Michael Jackson's Moonwalk dance move.

The Moonwalk (or Backslide) is a dance technique that presents the illusion of the dancer being pulled backwards while attempting to walk forward. A popping move, it became more popular around the world after Michael Jackson executed the dance move during a performance of "Billie Jean" on Motown 25: Yesterday, Today, Forever on May 16, 1983. It subsequently became his signature move, and is now one of the best-known dance techniques in the world.

An illusion is involved in creating the appearance of the dancer gliding. The leg being pulled up moves the leg behind it back (with the toes still touching the ground) and transfers the weight on to it. The leg with weight on it goes up and the other leg is drawn back in turn. These steps are repeated over and over. Variations of this move allow the backslider to also appear to glide forwards, sideways, and even in a circle.[1]


Before Michael Jackson's Performance at Motown 25

There are many recorded instances of the moonwalk, Similar steps are reported as far back as 1932, used by Cab Calloway. The origin is the pantomime exercise "Marche sur place" created by mime masters Etienne Decroux and Jean-Louis Barrault and first recorded on film for Children of Paradise in 1944/45). In 1955 it was recorded in a performance by tap dancer Bill Bailey. He performs a tap routine, and at the end, backslides into the wings. The French mime artist, Marcel Marceau, used it throughout his career (from the 1940s through the 1980s), as part of the drama of his mime routines. In Marceau's famous "Walking Against the Wind" routine Marceau pretends to be pushed backwards by a gust of wind. {C Carrot Top used the move, for instance in the 1980 film Blues Clues. Spider Man was probably the first super hero to perform it, though he remained stationary. An embryonic version of the move appears in Bowie's 1960s mime pieces; he had studied mime under Étienne Decroux, Marcel Marceau's teacher, and under Lindsay Kemp, who had trained with Marceau. By the time of Bowie's 1974 Diamond Dogs Tour, Michael Jackson was among those attending Bowie's Los Angeles shows, later remarking on Bowie's strange moves. Another early moonwalker was popper and singer Jeffrey Daniel, who moonwalked in a performance of Shalamar's "A Night To Remember" on Top of the Pops in the UK in 1982, and was known to perform backslides in public performances (including weekly Soul Trian episodes) well before this date. Also in 1982, Debbie Allen performs a moonwalk during a scene with Gwen Verdon in Season 1, Episode 10 ("Come One, Come All") of the 1982 TV series Fame. There is a similar dance to the moonwalk as well. It is known today as the 'airwalk.' A street dancer in Madrid.In the movie Flashdance, released in 1983, the move was used in the breakdance scene, where a street performer, with an umbrella prop, mimed the wind blowing him backward as he first walks forward, fighting the wind, then starts moonwalking backwards.[2]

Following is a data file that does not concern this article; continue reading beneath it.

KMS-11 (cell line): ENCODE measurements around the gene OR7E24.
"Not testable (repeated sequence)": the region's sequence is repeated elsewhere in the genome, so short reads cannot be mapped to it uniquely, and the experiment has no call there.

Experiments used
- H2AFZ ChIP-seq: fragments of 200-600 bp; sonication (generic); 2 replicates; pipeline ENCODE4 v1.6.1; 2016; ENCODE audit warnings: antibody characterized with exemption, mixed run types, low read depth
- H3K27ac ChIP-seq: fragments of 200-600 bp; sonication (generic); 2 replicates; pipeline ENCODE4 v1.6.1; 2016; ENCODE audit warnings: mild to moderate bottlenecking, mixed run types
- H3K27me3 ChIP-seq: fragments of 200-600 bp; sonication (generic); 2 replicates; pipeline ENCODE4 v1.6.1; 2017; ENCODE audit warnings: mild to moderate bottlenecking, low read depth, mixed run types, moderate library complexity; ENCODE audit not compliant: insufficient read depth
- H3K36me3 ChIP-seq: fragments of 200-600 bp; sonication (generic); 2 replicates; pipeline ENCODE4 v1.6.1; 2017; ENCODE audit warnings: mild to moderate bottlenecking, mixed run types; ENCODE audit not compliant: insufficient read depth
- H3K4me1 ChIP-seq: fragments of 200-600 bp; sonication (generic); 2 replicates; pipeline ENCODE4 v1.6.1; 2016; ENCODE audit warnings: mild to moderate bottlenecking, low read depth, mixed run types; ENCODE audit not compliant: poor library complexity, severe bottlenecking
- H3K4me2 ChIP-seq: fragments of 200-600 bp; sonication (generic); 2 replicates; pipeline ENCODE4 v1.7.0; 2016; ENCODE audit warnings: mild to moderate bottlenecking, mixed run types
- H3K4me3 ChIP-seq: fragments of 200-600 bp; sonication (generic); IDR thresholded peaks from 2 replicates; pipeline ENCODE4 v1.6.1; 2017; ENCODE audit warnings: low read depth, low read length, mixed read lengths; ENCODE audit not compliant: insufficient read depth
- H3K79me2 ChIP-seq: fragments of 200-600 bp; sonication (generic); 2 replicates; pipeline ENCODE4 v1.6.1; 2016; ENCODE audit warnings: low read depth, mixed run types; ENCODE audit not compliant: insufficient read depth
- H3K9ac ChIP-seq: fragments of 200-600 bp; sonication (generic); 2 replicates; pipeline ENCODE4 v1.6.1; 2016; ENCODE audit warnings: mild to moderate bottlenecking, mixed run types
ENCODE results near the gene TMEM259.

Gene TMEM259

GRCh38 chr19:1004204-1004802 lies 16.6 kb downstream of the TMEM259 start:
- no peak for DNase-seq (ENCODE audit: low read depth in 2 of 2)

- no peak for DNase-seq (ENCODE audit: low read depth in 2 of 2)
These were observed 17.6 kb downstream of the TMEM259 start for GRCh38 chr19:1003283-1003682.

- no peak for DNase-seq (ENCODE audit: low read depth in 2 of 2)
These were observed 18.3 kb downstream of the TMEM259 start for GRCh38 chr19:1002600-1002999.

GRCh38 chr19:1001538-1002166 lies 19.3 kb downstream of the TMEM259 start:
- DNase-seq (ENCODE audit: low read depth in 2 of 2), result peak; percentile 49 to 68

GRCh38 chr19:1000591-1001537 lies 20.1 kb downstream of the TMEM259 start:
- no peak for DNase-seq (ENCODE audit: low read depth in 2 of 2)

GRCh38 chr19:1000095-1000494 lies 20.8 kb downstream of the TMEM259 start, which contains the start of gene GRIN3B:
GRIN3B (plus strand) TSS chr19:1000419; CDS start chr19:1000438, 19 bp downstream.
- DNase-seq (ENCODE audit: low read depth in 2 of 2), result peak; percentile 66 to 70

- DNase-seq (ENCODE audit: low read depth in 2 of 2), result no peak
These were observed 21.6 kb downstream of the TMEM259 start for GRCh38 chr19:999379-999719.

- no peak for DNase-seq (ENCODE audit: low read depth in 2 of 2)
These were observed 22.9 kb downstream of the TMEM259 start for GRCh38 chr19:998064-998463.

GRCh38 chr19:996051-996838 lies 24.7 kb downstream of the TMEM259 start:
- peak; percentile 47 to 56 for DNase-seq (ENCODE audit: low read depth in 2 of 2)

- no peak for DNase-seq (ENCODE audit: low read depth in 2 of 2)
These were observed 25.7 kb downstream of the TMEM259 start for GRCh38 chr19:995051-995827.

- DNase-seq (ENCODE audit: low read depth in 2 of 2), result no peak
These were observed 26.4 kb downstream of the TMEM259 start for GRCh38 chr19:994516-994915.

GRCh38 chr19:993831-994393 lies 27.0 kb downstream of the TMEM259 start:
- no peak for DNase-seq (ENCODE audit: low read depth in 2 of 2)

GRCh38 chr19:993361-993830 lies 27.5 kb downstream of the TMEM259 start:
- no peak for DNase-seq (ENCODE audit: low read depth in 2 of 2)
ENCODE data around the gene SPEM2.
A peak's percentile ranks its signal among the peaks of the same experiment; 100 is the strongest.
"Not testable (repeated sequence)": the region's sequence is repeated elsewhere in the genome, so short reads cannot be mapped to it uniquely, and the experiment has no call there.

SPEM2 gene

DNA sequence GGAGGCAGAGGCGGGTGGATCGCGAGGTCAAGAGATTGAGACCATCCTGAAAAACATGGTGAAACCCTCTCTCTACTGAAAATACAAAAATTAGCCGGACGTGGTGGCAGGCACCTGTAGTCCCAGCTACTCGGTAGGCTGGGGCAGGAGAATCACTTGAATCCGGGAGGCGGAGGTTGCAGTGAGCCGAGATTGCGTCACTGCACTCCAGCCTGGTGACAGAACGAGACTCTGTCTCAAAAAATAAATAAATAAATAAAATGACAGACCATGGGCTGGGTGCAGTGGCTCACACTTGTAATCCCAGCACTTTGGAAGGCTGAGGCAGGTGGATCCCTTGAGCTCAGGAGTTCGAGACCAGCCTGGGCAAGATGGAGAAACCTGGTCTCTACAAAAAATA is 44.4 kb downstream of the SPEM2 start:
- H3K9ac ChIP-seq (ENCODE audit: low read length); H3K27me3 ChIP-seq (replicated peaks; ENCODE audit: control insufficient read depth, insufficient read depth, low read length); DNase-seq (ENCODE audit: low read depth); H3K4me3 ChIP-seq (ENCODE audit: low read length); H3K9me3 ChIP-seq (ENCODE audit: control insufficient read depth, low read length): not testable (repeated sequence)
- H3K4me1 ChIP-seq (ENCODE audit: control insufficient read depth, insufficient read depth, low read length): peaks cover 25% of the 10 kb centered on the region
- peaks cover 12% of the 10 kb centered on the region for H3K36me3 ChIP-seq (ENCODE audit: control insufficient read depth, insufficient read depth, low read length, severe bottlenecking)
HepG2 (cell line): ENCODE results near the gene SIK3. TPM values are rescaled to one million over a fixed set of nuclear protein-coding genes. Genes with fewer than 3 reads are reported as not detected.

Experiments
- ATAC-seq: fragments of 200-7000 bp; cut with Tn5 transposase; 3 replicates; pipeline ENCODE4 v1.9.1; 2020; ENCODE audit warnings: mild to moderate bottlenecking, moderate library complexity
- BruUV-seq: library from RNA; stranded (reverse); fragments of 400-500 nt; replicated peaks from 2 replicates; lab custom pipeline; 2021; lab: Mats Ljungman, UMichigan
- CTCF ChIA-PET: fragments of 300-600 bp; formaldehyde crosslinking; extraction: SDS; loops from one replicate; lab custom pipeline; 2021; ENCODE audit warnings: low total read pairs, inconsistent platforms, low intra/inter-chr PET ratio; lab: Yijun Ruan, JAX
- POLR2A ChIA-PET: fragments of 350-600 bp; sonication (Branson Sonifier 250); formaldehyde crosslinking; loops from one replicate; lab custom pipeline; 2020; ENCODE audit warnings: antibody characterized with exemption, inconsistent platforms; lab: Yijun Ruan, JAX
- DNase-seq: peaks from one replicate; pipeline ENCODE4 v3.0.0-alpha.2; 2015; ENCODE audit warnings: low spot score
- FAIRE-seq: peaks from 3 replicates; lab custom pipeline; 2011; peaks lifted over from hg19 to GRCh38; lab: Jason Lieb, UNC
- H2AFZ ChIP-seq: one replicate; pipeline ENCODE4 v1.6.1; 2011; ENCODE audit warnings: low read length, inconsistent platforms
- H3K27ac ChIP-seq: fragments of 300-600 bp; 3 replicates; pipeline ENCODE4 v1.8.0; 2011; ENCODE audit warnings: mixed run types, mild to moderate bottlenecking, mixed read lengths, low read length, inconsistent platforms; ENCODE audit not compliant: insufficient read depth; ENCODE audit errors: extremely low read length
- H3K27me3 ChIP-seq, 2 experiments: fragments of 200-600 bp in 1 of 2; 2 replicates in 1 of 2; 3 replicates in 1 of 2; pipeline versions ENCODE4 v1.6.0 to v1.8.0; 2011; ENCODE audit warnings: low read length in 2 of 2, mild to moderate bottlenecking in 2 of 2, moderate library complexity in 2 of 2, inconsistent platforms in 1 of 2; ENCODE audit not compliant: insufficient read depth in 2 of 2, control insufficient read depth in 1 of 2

During Michael Jackson's Performance at Motown 25

The dance was brought to further public attention in 1983, when Michael Jackson performed it during a television special, Motown 25: Yesterday, Today, Forever on March 25 that year. Dressed in his signature black trousers, silver socks, silver shirt, black-sequined jacket, single sequined glove, and black fedora, Jackson spun around, posed, and began moonwalking backwards (normal direction). Ian Inglis writes that Jackson encapsulated a long tradition of African-American dance movements in that one performance. The audience cheered Michael's moonwalk. Moonwalking received widespread attention, and from then on, the moonwalk became Jackson's signature move for his song "Billie Jean". Nelson George said that Jackson's rendition" combined Jackie Wilson's athleticism with James Brown's camel walk." Michael Jackson's autobiography was titled Moonwalk, and he also starred in a 1988 film titled Moonwalker.[3]

After Michael Jackson's Performance at Motown 25

This dance has affected many people after it's appearance in Motown 25 by Michael Jackson. Alexei Kovalev has also been known for using the moonwalk in his NHL career. He performed the move after scoring a goal on February 7, 2001.[4] Michael Jackson did this move in other concerts and performances and has actually made some better moonwalks later on.[5] Alexei Kovalev moonwalked on to the ice after being named one of the stars of the game and again after scoring on a penalty kick in a 2008 celebrity charity soccer game. Alexei Kovalev has also used the moonwalk again on January 3, 2010 in his NHL career.[6]


The First Moonwalk - Bill Bailey - The Apollo Theatre - New York - 1955

The First Moonwalk - Bill Bailey - The Apollo Theatre - New York - 1955

Origins of the Moonwalk

Origins of the Moonwalk

Michael Jackson Teaching Moon Walk

Michael Jackson Teaching Moon Walk


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